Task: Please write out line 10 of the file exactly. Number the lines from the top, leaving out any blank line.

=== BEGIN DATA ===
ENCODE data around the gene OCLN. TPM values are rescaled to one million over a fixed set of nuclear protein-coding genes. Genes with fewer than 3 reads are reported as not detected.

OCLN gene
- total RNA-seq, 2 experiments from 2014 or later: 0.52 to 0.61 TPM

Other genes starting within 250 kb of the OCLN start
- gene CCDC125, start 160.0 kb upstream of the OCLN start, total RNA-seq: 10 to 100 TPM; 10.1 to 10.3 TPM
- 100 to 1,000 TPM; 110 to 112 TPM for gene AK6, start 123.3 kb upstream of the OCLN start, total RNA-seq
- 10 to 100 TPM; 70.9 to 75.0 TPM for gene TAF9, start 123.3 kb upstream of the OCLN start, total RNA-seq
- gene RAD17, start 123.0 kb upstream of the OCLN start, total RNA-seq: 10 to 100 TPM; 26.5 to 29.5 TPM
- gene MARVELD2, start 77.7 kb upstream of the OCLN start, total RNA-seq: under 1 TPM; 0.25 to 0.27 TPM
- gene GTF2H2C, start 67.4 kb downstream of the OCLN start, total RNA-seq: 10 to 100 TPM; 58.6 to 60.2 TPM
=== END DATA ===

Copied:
- gene GTF2H2C, start 67.4 kb downstream of the OCLN start, total RNA-seq: 10 to 100 TPM; 58.6 to 60.2 TPM